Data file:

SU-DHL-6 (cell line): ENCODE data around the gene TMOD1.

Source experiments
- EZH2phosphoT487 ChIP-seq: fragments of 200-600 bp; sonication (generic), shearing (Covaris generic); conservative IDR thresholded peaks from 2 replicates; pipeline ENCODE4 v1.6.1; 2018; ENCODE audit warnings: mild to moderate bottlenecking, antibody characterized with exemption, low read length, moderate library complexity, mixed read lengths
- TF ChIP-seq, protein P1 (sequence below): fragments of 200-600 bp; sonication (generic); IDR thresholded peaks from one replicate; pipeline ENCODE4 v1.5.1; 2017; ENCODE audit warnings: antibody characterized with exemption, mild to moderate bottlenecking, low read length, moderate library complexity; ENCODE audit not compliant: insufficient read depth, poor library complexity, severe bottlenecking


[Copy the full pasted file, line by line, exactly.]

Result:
SU-DHL-6 (cell line): ENCODE data around the gene TMOD1.

Source experiments
- EZH2phosphoT487 ChIP-seq: fragments of 200-600 bp; sonication (generic), shearing (Covaris generic); conservative IDR thresholded peaks from 2 replicates; pipeline ENCODE4 v1.6.1; 2018; ENCODE audit warnings: mild to moderate bottlenecking, antibody characterized with exemption, low read length, moderate library complexity, mixed read lengths
- TF ChIP-seq, protein P1 (sequence below): fragments of 200-600 bp; sonication (generic); IDR thresholded peaks from one replicate; pipeline ENCODE4 v1.5.1; 2017; ENCODE audit warnings: antibody characterized with exemption, mild to moderate bottlenecking, low read length, moderate library complexity; ENCODE audit not compliant: insufficient read depth, poor library complexity, severe bottlenecking